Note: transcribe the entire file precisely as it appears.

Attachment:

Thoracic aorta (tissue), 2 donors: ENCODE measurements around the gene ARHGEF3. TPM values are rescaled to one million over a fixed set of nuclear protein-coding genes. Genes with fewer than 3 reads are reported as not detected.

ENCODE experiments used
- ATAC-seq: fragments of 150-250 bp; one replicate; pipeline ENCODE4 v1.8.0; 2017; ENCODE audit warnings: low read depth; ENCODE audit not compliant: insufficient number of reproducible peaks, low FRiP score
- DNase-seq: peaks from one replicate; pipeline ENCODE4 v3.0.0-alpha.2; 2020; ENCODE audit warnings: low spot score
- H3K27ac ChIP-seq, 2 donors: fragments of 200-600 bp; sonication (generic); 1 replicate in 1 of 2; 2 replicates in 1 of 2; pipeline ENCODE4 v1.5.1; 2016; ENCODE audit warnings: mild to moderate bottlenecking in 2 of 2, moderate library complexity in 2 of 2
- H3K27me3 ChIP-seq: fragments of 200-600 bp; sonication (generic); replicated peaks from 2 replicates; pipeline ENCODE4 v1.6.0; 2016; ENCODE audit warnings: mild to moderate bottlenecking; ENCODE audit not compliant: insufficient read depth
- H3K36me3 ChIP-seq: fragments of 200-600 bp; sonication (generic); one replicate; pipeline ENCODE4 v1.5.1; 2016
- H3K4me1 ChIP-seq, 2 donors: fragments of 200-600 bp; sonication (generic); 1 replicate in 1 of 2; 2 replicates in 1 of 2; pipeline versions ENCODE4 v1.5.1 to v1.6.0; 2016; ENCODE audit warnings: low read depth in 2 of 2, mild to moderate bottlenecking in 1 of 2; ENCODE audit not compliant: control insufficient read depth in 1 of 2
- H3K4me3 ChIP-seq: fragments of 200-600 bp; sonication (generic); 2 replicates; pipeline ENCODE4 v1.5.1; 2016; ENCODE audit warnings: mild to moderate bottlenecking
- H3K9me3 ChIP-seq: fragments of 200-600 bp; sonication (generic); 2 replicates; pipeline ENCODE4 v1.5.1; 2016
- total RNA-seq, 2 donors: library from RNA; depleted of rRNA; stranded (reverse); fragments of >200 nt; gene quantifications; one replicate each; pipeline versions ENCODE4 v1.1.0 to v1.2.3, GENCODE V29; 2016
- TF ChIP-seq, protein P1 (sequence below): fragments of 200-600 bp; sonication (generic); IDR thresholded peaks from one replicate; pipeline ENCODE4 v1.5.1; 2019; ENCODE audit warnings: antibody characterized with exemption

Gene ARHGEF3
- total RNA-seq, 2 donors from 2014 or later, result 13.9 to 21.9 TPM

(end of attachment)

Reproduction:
Thoracic aorta (tissue), 2 donors: ENCODE measurements around the gene ARHGEF3. TPM values are rescaled to one million over a fixed set of nuclear protein-coding genes. Genes with fewer than 3 reads are reported as not detected.

ENCODE experiments used
- ATAC-seq: fragments of 150-250 bp; one replicate; pipeline ENCODE4 v1.8.0; 2017; ENCODE audit warnings: low read depth; ENCODE audit not compliant: insufficient number of reproducible peaks, low FRiP score
- DNase-seq: peaks from one replicate; pipeline ENCODE4 v3.0.0-alpha.2; 2020; ENCODE audit warnings: low spot score
- H3K27ac ChIP-seq, 2 donors: fragments of 200-600 bp; sonication (generic); 1 replicate in 1 of 2; 2 replicates in 1 of 2; pipeline ENCODE4 v1.5.1; 2016; ENCODE audit warnings: mild to moderate bottlenecking in 2 of 2, moderate library complexity in 2 of 2
- H3K27me3 ChIP-seq: fragments of 200-600 bp; sonication (generic); replicated peaks from 2 replicates; pipeline ENCODE4 v1.6.0; 2016; ENCODE audit warnings: mild to moderate bottlenecking; ENCODE audit not compliant: insufficient read depth
- H3K36me3 ChIP-seq: fragments of 200-600 bp; sonication (generic); one replicate; pipeline ENCODE4 v1.5.1; 2016
- H3K4me1 ChIP-seq, 2 donors: fragments of 200-600 bp; sonication (generic); 1 replicate in 1 of 2; 2 replicates in 1 of 2; pipeline versions ENCODE4 v1.5.1 to v1.6.0; 2016; ENCODE audit warnings: low read depth in 2 of 2, mild to moderate bottlenecking in 1 of 2; ENCODE audit not compliant: control insufficient read depth in 1 of 2
- H3K4me3 ChIP-seq: fragments of 200-600 bp; sonication (generic); 2 replicates; pipeline ENCODE4 v1.5.1; 2016; ENCODE audit warnings: mild to moderate bottlenecking
- H3K9me3 ChIP-seq: fragments of 200-600 bp; sonication (generic); 2 replicates; pipeline ENCODE4 v1.5.1; 2016
- total RNA-seq, 2 donors: library from RNA; depleted of rRNA; stranded (reverse); fragments of >200 nt; gene quantifications; one replicate each; pipeline versions ENCODE4 v1.1.0 to v1.2.3, GENCODE V29; 2016
- TF ChIP-seq, protein P1 (sequence below): fragments of 200-600 bp; sonication (generic); IDR thresholded peaks from one replicate; pipeline ENCODE4 v1.5.1; 2019; ENCODE audit warnings: antibody characterized with exemption

Gene ARHGEF3
- total RNA-seq, 2 donors from 2014 or later, result 13.9 to 21.9 TPM